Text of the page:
The Comparative Approach
Comparative politics has no monopoly on the comparative method. Indeed comparison is the foundation of any systematic branch of knowledge. Scientists cannot work out how quickly smoking kills people just by looking at the life expectancy of smokers. They have to compare this with the life expectancy for an otherwise similar group of non-smokers (the difference, by the way, is about four years). As the American political scientist James Coleman used to tell his students, ‘You can’t be scientific if you’re not comparing.’
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- Dogan, M. and Pelassy, G. (1984) How to Compare Nations (Chatham, N.J.: Chatham House). Short, stimulating but difficult.Google Scholar
- Evans, P., Rueschemeyer, D. and Skocpol T. (eds) (1985) Bringing The State Back In (Cambridge: Cambridge University Press). An important and influential statement of the centrality of the state to comparative politics.Google Scholar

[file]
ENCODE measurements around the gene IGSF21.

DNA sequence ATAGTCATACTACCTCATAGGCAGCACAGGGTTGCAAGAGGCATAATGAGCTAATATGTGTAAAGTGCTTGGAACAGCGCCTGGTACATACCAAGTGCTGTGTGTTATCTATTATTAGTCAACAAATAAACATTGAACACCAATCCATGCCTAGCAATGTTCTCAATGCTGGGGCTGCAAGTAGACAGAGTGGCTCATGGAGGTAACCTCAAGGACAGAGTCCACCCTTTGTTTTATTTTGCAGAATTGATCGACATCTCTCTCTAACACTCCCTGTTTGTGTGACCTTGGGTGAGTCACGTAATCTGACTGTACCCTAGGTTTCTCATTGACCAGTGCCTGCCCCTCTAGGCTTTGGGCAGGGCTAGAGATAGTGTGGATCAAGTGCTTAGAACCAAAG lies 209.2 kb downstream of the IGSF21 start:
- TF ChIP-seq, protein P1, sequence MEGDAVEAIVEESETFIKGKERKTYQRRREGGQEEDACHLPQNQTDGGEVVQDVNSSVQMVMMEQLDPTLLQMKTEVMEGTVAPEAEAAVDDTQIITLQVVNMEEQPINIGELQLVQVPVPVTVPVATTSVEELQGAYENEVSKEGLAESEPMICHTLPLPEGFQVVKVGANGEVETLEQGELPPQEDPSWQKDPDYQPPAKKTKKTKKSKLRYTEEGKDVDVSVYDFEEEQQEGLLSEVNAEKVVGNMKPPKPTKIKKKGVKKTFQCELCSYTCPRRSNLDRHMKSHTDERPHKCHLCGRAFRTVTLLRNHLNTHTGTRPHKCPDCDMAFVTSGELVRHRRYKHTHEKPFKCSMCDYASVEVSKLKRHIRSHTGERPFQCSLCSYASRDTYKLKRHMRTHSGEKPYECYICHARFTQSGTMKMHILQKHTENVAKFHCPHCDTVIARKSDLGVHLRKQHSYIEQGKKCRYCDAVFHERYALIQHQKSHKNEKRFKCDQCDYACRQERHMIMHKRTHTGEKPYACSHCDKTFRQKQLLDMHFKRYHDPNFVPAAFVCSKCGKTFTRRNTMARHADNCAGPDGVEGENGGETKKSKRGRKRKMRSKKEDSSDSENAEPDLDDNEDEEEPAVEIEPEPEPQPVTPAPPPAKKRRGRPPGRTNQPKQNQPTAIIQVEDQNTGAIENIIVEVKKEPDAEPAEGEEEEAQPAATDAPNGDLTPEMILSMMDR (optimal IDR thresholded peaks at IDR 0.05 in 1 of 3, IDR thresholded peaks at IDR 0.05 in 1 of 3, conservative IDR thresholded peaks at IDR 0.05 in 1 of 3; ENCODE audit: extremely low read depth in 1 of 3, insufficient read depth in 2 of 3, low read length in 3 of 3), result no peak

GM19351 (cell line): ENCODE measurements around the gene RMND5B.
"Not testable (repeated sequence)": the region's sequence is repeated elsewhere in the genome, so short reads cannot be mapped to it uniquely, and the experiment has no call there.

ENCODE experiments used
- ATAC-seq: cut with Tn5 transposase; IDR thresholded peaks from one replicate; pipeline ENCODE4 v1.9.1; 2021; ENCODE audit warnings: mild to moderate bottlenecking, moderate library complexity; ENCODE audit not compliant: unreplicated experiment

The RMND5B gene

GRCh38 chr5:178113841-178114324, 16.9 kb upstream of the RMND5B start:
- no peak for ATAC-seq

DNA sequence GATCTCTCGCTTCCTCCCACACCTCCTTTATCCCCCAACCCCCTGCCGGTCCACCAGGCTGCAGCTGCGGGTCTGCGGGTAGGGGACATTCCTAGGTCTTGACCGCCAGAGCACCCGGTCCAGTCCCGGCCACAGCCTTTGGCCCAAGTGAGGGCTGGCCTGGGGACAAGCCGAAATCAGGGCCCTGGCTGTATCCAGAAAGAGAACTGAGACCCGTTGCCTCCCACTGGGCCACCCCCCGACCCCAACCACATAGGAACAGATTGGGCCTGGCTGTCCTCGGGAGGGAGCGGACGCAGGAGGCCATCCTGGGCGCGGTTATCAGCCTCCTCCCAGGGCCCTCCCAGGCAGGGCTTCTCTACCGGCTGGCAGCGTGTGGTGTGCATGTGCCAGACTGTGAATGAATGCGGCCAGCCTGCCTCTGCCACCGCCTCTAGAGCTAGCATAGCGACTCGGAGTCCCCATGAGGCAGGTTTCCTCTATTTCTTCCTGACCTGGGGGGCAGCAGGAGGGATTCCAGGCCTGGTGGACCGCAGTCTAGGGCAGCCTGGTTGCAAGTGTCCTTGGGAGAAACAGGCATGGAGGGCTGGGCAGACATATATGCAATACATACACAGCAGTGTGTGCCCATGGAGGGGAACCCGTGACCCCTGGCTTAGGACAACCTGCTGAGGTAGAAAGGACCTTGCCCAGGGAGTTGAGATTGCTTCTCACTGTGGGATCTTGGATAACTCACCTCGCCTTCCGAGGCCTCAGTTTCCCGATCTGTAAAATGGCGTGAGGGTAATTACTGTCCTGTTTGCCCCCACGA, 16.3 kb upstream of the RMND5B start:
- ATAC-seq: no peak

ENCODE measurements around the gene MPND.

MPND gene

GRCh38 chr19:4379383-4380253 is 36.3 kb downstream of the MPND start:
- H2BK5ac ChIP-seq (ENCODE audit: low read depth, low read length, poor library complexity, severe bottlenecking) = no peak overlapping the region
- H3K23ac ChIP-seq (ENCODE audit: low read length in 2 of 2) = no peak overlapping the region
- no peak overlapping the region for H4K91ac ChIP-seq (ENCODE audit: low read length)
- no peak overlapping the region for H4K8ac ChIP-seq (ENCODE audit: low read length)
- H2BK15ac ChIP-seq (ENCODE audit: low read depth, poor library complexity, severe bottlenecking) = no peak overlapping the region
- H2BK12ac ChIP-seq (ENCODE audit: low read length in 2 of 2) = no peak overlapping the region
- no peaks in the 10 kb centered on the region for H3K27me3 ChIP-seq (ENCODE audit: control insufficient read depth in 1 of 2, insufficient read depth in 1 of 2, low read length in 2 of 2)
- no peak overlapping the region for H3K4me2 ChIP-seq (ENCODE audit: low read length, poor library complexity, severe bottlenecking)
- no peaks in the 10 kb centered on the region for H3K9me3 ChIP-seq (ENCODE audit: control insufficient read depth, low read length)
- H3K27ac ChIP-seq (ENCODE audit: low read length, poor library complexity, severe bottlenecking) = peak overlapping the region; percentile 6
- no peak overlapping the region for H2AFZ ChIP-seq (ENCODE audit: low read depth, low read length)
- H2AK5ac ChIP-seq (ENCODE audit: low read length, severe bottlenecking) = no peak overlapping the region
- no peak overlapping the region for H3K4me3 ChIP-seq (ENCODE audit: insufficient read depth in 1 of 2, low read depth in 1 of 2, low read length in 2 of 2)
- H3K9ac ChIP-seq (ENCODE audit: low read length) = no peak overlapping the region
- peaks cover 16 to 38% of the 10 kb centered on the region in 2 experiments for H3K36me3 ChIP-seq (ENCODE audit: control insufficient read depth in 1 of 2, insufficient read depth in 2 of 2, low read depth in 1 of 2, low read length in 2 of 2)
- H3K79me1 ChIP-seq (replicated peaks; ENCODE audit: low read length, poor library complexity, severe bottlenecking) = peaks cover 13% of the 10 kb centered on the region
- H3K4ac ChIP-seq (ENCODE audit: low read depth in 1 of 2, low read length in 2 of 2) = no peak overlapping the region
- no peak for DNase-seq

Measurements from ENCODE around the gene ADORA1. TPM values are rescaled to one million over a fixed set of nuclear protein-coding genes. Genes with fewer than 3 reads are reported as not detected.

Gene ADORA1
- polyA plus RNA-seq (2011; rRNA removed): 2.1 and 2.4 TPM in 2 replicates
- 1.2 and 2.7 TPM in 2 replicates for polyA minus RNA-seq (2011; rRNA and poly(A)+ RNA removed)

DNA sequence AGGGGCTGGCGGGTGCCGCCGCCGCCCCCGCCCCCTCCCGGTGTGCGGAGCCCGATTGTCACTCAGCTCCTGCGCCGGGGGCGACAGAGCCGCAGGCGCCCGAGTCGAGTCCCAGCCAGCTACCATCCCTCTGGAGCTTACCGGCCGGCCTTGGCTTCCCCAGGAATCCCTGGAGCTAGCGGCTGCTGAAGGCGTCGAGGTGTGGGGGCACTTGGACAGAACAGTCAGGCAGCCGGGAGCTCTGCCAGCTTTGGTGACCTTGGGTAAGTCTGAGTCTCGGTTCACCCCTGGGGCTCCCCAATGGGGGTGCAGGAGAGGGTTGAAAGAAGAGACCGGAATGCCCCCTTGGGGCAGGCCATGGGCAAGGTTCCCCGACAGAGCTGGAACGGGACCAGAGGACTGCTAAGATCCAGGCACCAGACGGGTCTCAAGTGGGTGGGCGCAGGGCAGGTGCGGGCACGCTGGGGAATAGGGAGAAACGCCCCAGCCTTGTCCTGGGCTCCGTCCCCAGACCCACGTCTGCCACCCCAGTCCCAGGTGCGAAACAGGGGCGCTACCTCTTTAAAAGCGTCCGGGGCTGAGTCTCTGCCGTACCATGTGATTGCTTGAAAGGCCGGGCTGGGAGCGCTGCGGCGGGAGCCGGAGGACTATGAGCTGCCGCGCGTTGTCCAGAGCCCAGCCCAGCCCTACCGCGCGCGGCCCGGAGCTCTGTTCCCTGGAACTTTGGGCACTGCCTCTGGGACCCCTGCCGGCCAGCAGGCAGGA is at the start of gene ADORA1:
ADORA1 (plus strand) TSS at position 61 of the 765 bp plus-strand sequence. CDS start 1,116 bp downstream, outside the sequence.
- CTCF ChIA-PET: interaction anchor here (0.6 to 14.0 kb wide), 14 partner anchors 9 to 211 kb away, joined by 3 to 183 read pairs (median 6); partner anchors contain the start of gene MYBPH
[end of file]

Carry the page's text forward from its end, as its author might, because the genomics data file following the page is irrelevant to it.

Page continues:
- Macridis, R. and Brown, B. (eds) (1990) Comparative Politics: Notes and Readings (Belmont, Calif.: Brooks/Cole). An excellent selection of readings, including several on the comparative method.Google Scholar
- Rustow, D. and Erickson, K. (eds) (1991) Comparative Political Dynamics: Global Research Perspectives (New York: HarperCollins). Essential reading, not least for Collier’s overview of the comparative method.Google Scholar